How To Fix Sanding Mistakes

This article shows you how to fix sanding mistakes. We all sand improperly when working on projects. The idea is to fix mistakes and recover from the problem so that it does not ruin the project.

To quote Sigmund Freud, “There are no mistakes”. He was talking about the mind. However, we’re talking about woodworking here. Yes, there ARE mistakes when sanding. We need to find out how to fix them.

Enough with this diversion. Let’s get to the matter at hand:

Imperfections On Wood

Sometimes, you want a “rustic” or “weathered” look in your project and would like imperfections.

Barn board is an example of wood like that. It comes from old barns and is a type of reclaimed wood (I have written an article about reclaimed wood here).

In fact, you might add extra marks, called “distress marks”, to wood. The idea is to make the wood look older than it actually is.

Most of the time, you want to remove imperfections from your project. You do this by sanding the wood.

This is even more of a concern if you plan to finish the project with wood stain. It “brings out” imperfections or scratch marks, even if you cannot see them on the unstained wood.

Normally, you remove marks by starting with coarse grit. Sand with this to remove all imperfections. However, this will leave scratches on the surface of the wood.

Then, you move to less coarse sandpaper. These are the ones with a higher grit number. Re-sand the wood until the scratches are gone.

Repeat this process until you end up at Fine grit (#180 or so). This prepares the wood for staining and finishing.

This shows a line of dominoes. When one falls, it put the next in motion. Similarly, sanding must be done in order. That is, coarse grits before medium and then fine.
This shows a line of dominoes. When one falls, it puts the next in motion. Similarly, sanding must be done in order: coarse grits before medium and then fine.

Sandpaper Grits

Coarse40, 50, or 60Removes wood rapidly
Medium80Prepares wood for Fine sandpaper
Fine100, 120, or HigherPrepares the wood for stain or finish

Sanding takes a long time. There is a temptation to shorten the process by skipping grits and going down to Fine before removing all marks. However, this is usually a mistake.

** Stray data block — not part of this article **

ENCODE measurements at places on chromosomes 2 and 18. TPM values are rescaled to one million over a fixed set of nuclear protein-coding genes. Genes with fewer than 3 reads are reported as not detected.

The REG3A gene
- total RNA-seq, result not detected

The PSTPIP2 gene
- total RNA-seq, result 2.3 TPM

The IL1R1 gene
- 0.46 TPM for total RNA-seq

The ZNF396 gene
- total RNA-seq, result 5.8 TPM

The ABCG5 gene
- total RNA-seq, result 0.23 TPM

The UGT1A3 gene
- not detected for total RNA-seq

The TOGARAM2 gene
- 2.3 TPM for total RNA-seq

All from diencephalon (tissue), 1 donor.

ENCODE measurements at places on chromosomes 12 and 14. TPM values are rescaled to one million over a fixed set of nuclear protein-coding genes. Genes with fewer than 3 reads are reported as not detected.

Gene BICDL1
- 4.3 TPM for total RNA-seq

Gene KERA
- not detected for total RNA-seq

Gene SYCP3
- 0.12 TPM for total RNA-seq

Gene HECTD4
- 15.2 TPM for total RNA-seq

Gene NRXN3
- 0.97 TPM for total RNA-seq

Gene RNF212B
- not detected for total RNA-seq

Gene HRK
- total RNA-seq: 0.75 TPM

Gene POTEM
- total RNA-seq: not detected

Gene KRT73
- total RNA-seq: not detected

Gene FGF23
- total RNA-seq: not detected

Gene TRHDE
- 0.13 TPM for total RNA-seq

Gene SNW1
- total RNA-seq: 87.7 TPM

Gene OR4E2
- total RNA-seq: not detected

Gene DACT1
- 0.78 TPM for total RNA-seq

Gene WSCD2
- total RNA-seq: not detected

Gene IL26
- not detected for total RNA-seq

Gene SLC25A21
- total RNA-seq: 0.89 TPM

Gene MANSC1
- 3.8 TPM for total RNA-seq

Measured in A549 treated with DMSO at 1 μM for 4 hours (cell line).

This is because it is “close to impossible” to remove marks caused by a coarser grade when using finer sandpaper.

You might not see the marks right away. However, they will be visible when you finish with the wood stain.

To fix this, you need to move to a coarser grit, sand out the marks, and move down to the finer grit.

How To Fix Sanding Mistakes: Not Sanding With The Grain

The grain is made of wood fibers. Often people sand across them. This cuts them and leaves marks on the wood. This is referred to as “Sanding across the grain”.

Sometimes, this is unintentional. You can be sanding one piece of wood with the grain. However, the edge of the sandpaper can rub against crosspieces in your project. Some of these have grains 90 degrees from the grain you are working with. So, you can end up scratching the crosspieces.

This shows a blue pallet. The grain of the plank is not in the same direction as the grain of the crosspiece.
Sand with the wood grain

Actually, it’s easy for this sort of thing to happen.

So, let’s say you have scratched pieces of wood by sanding across the grain. Is it too late?

Actually, you might be able to recover from this situation: Move to the coarser grit and sand out the marks, Then you can progress to the less coarse grit. In every case, you do not proceed until you have removed all marks.

Another alternative is to plane the wood with a surfacing machine. However, you will make the wood thinner. Also, you can leave milling marks on the wood. You will need to sand these out.

Oversanding The Wood

You have gone down to #180 grit and plan to stain the wood project. Doesn’t it make sense to use finer grits and make the wood even smoother? Wouldn’t this result in a better finish?